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Non-profit group pushes Congress to stop new labor rules, including DOL’s potentially costly fiduciary rule

By Jessica Karmasek | Nov 14, 2016

WASHINGTON (Legal Newsline) - After witnessing a Presidential veto, opponents of a controversial rule proposed by the Department of Labor are hoping President-elect Donald Trump and a Republican Congress will support their cause.

The Competitive Enterprise Institute, a nonprofit that advocates for limited government and free enterprise, recently released a report urging Congress to use its power of the purse to stop a flurry of new federal labor rules.

The organization argues that the new rules will threaten job opportunity, business success, worker privacy and, for middle class investors, access to financial advice.

The so-called fiduciary rule would expose brokers and insurance agents to new liabilities, the CEI says.

Since its release, the rule has been the target of a bill vetoed by President Barack Obama and frequent legal action.

In June, a group of trade associations filed a lawsuit against the fiduciary rule, arguing it will “undermine the interests of retirement savers.”

Days after, plaintiffs representing the insurance industry filed their own legal challenges.

Just recently, an organization that provides financial services to Christians filed a lawsuit against the rule.

But Trump’s victory Tuesday, along with a Republican-controlled Congress, seems to have given some financial groups hope that defeating the fiduciary rule is possible.

“We stand ready to work with his administration in ensuring Main Street Americans have access to objective and affordable financial advice as they save for a dignified retirement, pay for their children’s education and help care for aging parents,” said Dale Brown, president and CEO of the Financial Services Institute, considered the voice of independent financial services firms.

“We also congratulate all who won election to Congress and renew our commitment to work constructively with both sides of the aisle to find common ground, end gridlock and do what’s right for Americans who want to save and invest for their future.”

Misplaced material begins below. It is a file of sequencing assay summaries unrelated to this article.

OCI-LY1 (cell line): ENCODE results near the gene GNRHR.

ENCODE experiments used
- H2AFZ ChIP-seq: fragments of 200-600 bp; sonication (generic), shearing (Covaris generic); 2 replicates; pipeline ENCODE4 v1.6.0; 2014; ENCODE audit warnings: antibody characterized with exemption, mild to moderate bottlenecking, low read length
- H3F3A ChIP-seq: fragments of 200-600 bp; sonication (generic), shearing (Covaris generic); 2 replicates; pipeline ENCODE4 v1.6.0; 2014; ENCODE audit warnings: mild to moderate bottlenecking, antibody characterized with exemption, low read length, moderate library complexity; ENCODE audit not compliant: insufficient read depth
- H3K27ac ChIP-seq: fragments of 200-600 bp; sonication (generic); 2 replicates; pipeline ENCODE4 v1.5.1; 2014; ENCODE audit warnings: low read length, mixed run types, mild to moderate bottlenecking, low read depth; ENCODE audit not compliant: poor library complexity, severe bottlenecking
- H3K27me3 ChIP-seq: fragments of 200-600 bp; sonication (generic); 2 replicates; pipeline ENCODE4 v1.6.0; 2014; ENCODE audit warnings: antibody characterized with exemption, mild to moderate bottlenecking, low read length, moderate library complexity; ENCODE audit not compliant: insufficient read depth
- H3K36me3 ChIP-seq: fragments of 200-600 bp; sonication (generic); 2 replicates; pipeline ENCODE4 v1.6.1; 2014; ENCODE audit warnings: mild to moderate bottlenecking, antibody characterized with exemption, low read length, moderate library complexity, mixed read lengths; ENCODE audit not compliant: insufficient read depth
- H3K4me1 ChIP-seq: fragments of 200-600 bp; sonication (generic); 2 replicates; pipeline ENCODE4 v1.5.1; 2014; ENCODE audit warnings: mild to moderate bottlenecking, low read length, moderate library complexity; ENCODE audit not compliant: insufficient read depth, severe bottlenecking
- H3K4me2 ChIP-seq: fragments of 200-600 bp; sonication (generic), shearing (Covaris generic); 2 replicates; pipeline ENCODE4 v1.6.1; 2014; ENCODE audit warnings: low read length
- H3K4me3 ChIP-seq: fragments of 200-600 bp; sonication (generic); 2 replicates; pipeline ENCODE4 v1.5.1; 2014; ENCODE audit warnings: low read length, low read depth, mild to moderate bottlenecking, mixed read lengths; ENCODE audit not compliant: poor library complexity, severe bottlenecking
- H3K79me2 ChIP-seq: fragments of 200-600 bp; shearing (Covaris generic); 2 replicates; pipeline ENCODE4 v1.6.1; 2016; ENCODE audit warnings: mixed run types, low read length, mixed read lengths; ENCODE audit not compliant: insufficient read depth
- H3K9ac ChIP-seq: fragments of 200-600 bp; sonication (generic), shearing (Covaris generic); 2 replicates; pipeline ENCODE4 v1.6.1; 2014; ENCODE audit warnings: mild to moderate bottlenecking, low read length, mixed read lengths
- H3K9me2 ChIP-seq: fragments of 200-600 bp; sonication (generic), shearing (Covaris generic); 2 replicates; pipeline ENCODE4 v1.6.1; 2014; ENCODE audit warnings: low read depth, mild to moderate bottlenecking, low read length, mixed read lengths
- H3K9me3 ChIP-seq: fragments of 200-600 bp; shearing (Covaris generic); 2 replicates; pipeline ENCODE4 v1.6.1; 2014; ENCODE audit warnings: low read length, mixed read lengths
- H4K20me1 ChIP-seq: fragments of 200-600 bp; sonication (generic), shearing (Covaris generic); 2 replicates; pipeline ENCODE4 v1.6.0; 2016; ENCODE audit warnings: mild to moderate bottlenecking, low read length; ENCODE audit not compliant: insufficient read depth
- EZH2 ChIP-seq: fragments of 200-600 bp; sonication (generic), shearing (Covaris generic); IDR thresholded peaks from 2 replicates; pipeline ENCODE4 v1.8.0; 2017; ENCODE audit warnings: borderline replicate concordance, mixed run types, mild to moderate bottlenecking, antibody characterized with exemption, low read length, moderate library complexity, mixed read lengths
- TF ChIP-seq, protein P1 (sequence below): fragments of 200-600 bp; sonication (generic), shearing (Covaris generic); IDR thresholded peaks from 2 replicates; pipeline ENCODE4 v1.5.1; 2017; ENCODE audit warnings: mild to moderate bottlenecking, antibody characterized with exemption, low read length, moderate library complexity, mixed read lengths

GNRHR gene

CEI is especially concerned about the fiduciary rule, the final version of which was released in April.

The rule, sometimes referred to as the conflicts of interest rule, mandates financial professionals who service individual retirement accounts, including IRAs and 401(k) plans, to serve the “best interest” of the savers and disclose conflicts of interest.

“The Labor Department wants to muzzle financial advice and limit investment choices with its so-called fiduciary rule, using powers never granted by Congress,” said report co-author John Berlau, a CEI financial policy expert. “The fiduciary rule will harm middle class savers, curtailing their access to affordable financial advice and costing them $80 billion in lost savings over 10 years.”

Berlau and Kovacs, in their report, describe the fiduciary rule as “perhaps the costliest” DOL regulation and the one with the “widest-ranging impact on the economy.”

The final rule is set to take effect in part by April 2017, with full implementation set for January 2018.

In late June, the U.S. House of Representatives failed to override a presidential veto of H.J. Res. 88, a resolution that would have nullified the DOL’s final rule.

President Barack Obama vetoed H.J. Res. 88 on June 8, calling the rule “critical” to protecting Americans’ savings and retirement security.

“The outdated regulations in place before this rulemaking did not ensure that financial advisers act in their clients’ best interests when giving retirement investment advice,” he said in a statement. “Instead, some firms have incentivized advisers to steer clients into products that have higher fees and lower returns -- costing America’s families an estimated $17 billion a year.

“The Department of Labor’s final rule will ensure that American workers and retirees receive retirement advice that is in their best interest, better enabling them to protect and grow their savings.”

The CEI report focuses on three other regulations. The rules were put forward by the DOL and the National Labor Relations Board:

- The DOL’s overtime rule, which CEI contends would “vastly expand” overtime pay costs for American businesses;